There has been a rise in prices for an internet connection this year. Depending on your service and plan, you could end up paying $100 more per year than you already are.

DirectTV customers will see their HBO Max and Sports Pack increase by 99 cents while Starz, Showtime and Cinemax go up by $2.96.

Xfinity Choice TV subscribers will see an increase of $5. Choice TV with TV Box goes up by $7.50 and broadcast TV goes up by $4.50. AMC and Docurama go up $2 and Gala increases by $3.

If you use Charter just for the internet, your fee went up by $5. Spectrum Choice, Essentials or Stream bundles bump up another $5.

1. Know what you’re paying for

Check your monthly statement and compare it to previous ones. Have prices gone up on anything? How much are you paying to rent equipment each month? Are there any fees you’re not sure of? If so, call your cable provider and find out why.

Check your subscription tier and premium channels and packages such as sports. Are you watching any of that? Eliminate the ones you don’t need.

2. Get a better deal

Just as you should do with your internet bill, call your cable provider and see if you can get your bill reduced. Threaten to cut the cord if you must!

3. Do you even need cable?

How much live TV do you actually watch? Are you more focused on streaming or perhaps the most basic channels? If so, you can ditch cable completely and get a nice antenna to get local channels and more for free. Tap or click here to see the difference between an indoor and outdoor antenna.

Streaming

Though cutting the cord in favor of streaming services could feel liberating, it doesn’t mean you’ll automatically save money. If you have multiple subscriptions, it can really add up. Make a list of what you want to watch and you may find that you’ll pay even more than you did for cable. Tap or click here to avoid breaking the bank.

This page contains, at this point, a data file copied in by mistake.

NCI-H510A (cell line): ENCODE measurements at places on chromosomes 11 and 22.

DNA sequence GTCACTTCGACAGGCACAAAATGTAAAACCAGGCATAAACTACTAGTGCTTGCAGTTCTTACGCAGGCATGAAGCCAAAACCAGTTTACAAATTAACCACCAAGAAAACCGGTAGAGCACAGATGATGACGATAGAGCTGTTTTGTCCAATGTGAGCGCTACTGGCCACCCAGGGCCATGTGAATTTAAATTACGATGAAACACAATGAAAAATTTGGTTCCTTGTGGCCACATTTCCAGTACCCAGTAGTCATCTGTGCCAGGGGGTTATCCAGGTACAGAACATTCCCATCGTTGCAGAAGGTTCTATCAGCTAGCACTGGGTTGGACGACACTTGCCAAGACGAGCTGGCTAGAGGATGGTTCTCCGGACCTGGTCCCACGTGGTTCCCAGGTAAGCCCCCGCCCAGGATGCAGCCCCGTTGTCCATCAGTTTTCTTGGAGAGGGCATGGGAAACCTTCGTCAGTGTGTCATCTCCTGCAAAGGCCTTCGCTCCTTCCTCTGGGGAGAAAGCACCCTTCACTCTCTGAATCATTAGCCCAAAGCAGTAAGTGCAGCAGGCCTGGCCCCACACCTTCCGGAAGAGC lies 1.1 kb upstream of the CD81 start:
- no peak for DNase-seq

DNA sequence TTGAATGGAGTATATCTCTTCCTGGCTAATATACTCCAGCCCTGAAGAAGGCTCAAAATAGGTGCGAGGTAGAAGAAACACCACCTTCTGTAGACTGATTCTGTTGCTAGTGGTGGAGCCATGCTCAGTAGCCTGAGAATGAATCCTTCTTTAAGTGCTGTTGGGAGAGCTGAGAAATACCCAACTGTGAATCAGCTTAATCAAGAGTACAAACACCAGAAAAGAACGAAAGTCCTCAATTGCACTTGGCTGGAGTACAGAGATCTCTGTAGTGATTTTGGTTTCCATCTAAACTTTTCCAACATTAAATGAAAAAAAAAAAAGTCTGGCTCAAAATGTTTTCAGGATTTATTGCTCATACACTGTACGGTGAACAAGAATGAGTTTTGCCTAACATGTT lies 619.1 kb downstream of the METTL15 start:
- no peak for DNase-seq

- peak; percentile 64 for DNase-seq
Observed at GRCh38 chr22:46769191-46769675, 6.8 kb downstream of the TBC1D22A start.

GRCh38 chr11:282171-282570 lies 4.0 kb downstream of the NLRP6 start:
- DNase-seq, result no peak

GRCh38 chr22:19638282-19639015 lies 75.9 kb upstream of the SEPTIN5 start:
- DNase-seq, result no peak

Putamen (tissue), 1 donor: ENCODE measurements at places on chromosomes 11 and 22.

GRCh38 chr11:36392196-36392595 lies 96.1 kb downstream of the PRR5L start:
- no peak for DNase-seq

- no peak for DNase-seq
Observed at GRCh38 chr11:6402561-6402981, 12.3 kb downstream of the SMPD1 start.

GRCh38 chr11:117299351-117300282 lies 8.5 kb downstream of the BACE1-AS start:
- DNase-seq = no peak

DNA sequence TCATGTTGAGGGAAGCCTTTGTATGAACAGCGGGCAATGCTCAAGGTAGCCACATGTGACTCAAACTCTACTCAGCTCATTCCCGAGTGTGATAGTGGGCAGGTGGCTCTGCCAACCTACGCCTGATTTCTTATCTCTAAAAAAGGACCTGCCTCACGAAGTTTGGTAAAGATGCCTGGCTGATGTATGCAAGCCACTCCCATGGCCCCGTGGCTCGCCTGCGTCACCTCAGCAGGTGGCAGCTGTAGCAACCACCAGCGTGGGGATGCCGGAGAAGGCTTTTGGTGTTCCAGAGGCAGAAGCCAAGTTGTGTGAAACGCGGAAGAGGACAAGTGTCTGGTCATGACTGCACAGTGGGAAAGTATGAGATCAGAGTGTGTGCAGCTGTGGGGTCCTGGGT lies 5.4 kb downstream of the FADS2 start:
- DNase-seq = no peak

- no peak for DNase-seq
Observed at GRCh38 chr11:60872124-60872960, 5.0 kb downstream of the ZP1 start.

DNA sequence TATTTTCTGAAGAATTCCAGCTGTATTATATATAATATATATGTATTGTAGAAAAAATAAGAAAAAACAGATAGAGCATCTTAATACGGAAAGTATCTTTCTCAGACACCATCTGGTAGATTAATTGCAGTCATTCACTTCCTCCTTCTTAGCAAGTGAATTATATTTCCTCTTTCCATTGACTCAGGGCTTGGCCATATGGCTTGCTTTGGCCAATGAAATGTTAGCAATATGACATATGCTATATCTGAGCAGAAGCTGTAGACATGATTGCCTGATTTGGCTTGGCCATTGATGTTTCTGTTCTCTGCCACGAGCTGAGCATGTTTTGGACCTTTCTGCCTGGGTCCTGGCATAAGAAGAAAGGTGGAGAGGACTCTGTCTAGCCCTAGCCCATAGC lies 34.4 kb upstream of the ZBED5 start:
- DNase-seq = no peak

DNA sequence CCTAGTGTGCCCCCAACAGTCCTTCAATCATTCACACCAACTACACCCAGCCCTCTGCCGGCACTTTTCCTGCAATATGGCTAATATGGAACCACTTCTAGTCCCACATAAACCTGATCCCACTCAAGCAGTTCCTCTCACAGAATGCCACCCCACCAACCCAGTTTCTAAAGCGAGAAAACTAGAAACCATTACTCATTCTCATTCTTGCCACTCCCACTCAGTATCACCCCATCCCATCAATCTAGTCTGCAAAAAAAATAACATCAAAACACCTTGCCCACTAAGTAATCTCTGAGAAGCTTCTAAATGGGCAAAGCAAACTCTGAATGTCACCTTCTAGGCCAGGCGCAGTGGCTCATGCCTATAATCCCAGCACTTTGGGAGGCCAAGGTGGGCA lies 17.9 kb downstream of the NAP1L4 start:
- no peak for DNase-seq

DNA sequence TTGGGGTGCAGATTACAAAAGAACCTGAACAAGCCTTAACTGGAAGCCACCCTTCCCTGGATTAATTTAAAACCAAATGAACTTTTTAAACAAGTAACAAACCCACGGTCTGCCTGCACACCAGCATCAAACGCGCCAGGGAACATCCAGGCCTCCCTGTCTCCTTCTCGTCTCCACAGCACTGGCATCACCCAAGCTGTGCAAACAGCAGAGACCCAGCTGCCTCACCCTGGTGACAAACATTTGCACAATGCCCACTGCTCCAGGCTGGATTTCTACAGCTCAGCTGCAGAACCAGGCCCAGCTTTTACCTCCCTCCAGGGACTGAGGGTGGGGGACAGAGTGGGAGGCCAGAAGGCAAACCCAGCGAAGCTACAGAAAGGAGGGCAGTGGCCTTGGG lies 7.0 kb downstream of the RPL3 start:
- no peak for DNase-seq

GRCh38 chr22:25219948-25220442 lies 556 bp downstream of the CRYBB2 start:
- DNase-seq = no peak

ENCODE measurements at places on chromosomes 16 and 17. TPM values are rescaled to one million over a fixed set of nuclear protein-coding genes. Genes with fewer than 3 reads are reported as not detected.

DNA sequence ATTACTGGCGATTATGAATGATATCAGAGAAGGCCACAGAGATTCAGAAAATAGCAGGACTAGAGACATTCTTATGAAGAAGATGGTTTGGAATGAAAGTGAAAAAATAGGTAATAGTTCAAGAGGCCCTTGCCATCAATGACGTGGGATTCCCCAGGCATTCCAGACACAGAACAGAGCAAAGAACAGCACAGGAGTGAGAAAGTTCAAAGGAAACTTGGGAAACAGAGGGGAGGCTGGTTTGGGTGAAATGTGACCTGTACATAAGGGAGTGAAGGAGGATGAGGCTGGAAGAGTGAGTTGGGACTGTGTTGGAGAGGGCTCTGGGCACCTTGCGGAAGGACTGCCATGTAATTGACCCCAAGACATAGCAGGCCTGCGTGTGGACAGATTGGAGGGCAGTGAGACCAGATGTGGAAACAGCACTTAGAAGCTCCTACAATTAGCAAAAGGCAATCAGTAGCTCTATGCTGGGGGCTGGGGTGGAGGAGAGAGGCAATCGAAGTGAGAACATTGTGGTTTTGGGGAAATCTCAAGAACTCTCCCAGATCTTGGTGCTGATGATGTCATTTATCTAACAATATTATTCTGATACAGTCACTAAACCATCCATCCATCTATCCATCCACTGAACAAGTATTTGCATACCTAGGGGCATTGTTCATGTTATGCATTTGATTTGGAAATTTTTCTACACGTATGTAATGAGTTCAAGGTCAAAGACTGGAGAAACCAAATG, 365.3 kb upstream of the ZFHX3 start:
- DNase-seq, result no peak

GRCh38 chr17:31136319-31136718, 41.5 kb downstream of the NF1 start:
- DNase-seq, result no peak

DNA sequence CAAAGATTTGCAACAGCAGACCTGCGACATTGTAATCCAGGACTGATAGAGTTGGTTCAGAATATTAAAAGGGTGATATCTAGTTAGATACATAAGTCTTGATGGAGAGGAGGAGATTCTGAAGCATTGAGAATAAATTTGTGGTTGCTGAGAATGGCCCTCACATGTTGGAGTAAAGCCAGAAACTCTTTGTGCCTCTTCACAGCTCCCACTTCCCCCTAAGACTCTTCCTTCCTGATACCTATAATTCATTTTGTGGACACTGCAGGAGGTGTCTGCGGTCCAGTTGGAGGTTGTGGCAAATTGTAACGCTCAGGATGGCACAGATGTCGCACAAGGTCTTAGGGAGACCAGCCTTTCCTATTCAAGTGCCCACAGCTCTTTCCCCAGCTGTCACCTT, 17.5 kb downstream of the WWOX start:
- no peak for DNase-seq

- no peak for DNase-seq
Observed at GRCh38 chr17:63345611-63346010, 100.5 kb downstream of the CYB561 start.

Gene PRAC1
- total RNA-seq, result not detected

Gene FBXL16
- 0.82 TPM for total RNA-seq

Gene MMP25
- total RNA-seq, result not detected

1. Know what you want to watch

Check out free trials to find the services with content you want to see. You can sign up then cancel the service if you’re not satisfied before moving onto another one. It’s your money and your business and there’s no shame in it.

Tap or click here for more money saving tips on streaming including info on free trials.

2. Do you need the most expensive plan?

You don’t need multiple streams if you’re the only one using an account. And unless you have a TV that supports 4K content, don’t pay for that premium content. Finally, ads are a pain, but if you can put up with a few, that could knock some dollars off your bill.

3. Consider a bigger commitment

You can get some big discounts with longer subscription plans that last a year or longer. Disney+, for example, charges you $6.99 for a month-to-month plan but just $69.99 for a year. The latter works out to $5.83 per month for a savings of $13.89 per year. It might not seem like much, but these small trims here and there will add up.

HBO Max charges $9.99 per month and $99.99 per year. The latter saves you $19.89 per year.

4. Bundle, bundle, bundle

Just like your ISP and cable providers, you can get streaming bundles. For example, the Disney Bundle includes subscriptions to Disney+, ESPN+ and Hulu for $13.99 per month.

T-Mobile’s Netflix on Us bundle gives you free Netflix with most Magenta and Magenta Max plans. Tap or click here to see if your mobile provider offers free streaming services.

Bonus:

There are free options, including Crackle, Tubi and network TV. While the selection may not be as vast as the big streaming services, you can enjoy quality programming without paying a hefty bill. Tap or click here for more details on free TV.